You've probably heard of Zakka, a booming fashion and design phenomenon that has spread from Japan throughout Asia and to the Western world, but its a concept that's hard to define. Just like the Japanese tea drinking ceremony, there is a touch of mystery about it. Wikipedia's definition is "anything and everything that improves your home, life and appearance”, which hardly narrows it down. There's a level of detail and self-expression that makes Zakka almost almost spiritually in its simplicity. And, while it may have eye candy appeal, it isn't the same thing as kitsch.
If you'd like to bring Zakka into your sewing, Design Collective’s Zakka Style goes some way towards removing the exclusivity of the phenomenon. Yet it retains the special, slightly secretive, nature that is often associated with any new craft movement. Via its 24 projects, submitted by artists and designers the world over, it will introduce you to the colours, motifs and inspiration – often Scandi, contemporary and past – of the movement.
Compiler Rashida Coleman-Hale encourages you to develop your own unique interpretation, which may be just what you need, if you are stuck in a sewing rut. Whether you plan to make a messenger bag, photo frame, or quilt block magnets, all your homespun creations can become just that little bit extra-special, when you apply Zakka style.
2. Try a new fabric
It's always a challenge to try a completely new fabric - you have to think about the needle you're using, adjust the tension, and perhaps buy a new type of thread. You know how I feel about stretch jersey, readers. But picking something different, such as waterproof fabric, stops you sewing on auto-pilot, and enables you to tackle projects you've never considered before.
Add laminated cotton, oilcloth, nylon or vinyl to your fabric stash and you'll be able to sew your way through the 25 beautiful - yet functional - sacks and wraps featured in Lunch Bags! These projects offer a greener alternative to clingfilm because they can be washed and re-used, and you can say goodbye to plastic bags in real style. Any fabric you like can be used on the outside of such items as Cheryl B Steighner's reusable sandwich wrap, Quenna Lee's zipper-top lunch bag, and Rebecca and Karen Garcia's insulated lunch tote, as long as you use something waterproof on the inside.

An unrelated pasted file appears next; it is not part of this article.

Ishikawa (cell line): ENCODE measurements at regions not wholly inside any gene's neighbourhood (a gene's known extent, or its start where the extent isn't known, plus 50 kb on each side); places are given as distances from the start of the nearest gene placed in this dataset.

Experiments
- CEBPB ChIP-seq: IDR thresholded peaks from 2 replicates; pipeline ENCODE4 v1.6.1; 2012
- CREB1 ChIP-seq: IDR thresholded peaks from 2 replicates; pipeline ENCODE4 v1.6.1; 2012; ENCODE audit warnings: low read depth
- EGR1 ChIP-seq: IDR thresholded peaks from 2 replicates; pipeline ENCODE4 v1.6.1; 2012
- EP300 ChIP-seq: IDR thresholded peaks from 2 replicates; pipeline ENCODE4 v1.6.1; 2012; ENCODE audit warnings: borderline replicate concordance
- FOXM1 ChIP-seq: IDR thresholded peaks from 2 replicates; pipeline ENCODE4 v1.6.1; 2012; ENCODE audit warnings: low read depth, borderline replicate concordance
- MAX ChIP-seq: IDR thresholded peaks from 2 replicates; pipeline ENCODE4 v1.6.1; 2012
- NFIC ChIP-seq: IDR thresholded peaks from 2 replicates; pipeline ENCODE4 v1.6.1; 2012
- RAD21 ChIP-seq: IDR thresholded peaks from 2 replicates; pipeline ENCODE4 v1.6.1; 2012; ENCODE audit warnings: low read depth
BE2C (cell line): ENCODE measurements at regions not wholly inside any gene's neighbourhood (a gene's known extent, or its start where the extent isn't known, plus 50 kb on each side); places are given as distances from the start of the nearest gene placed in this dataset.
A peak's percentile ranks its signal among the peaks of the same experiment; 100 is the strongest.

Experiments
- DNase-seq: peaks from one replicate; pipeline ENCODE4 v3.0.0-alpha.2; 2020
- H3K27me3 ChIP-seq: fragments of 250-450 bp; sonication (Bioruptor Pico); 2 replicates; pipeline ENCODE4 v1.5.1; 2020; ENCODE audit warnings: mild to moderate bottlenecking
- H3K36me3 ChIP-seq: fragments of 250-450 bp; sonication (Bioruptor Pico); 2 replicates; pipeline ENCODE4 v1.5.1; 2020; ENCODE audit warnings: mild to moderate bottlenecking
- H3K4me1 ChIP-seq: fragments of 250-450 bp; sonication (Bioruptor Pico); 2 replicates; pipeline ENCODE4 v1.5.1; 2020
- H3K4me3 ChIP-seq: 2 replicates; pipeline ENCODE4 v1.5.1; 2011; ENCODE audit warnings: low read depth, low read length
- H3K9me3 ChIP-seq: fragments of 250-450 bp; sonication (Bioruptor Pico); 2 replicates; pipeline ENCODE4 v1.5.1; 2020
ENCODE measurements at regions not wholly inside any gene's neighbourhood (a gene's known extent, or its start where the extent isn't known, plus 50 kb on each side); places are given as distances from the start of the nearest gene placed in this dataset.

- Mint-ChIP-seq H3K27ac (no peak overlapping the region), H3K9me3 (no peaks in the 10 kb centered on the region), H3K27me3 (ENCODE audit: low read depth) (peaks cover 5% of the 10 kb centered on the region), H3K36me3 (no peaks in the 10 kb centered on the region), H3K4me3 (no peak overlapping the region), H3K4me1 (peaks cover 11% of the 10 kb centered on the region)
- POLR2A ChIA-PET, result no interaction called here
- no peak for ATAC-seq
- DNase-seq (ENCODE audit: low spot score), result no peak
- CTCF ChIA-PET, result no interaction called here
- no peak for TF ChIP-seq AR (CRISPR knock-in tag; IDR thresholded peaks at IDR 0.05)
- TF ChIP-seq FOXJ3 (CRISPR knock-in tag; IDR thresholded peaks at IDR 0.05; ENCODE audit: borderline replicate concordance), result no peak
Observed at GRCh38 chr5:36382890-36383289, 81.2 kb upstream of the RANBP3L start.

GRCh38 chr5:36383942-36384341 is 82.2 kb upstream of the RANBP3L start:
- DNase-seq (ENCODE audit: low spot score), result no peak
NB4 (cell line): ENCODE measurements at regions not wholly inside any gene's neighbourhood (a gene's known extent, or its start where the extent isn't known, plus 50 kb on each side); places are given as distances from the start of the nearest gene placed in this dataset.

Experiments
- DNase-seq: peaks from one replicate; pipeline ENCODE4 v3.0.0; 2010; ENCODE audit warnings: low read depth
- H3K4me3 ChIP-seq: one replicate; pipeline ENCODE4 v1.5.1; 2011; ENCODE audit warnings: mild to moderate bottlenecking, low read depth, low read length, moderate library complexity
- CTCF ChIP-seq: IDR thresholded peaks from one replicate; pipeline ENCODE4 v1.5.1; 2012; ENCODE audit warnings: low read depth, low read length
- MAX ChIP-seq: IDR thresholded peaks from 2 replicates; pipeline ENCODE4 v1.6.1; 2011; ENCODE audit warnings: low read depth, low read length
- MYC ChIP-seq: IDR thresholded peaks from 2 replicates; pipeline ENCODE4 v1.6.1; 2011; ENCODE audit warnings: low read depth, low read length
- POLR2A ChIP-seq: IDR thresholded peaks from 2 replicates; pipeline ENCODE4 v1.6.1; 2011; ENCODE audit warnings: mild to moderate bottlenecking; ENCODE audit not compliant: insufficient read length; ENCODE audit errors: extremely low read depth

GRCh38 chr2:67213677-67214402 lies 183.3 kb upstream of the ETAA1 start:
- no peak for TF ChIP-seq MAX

Many designs can be adapted so you can make items to contain your kids' packed lunches and also for the office executive in your life, and you can also turn them into different kinds of bags by varying the fabric. The whole book just makes you want to head out for a picnic right now. But because it is February, why not get to grips with the corner construction techniques and templates featured in the back, and start sewing in anticipation!
The Essential A-Line has not only made me feel somewhat unladylike, it has provided the answer to the above sartorial problem, and pushed me in the direction of Making Skirts. A skirt for myself is a new venture but the seventeen projects within the pages of The Essential A-Line are relatively simple and have no waistband, which means it is "a cinch to sew a skirt in an afternoon". It will certainly make a change from patchwork shopping totes and hot water bottle covers.
With the help of the book's paper pattern (which can be adapted to fit sizes 0 - don't get me started on size zero - to 20) and Jona Giammalva's straightforward instructions, readers can sew themselves a whole plethora of a-line skirts. Beginning with a section on a well-stocked sewing kit, Giammalva's explanation of construction techniques is thorough and there is good advice on achieving a professional finish, which I, in particular, would do well to read carefully. The Essential A-Line offers readers the real possibility of well-fitting, flattering, fashionable skirts for all occasions, with no designer price tag or brand name in sight.
As a lover of frugal sewing, the patchwork skirt is the one I am tempted to try first but my sensible self suggests the "basic skirt with sweet ruffle lining" might be the best bit. And who could not resist sewing themselves a skirt called "sailor", or better yet, "traffic stopper"?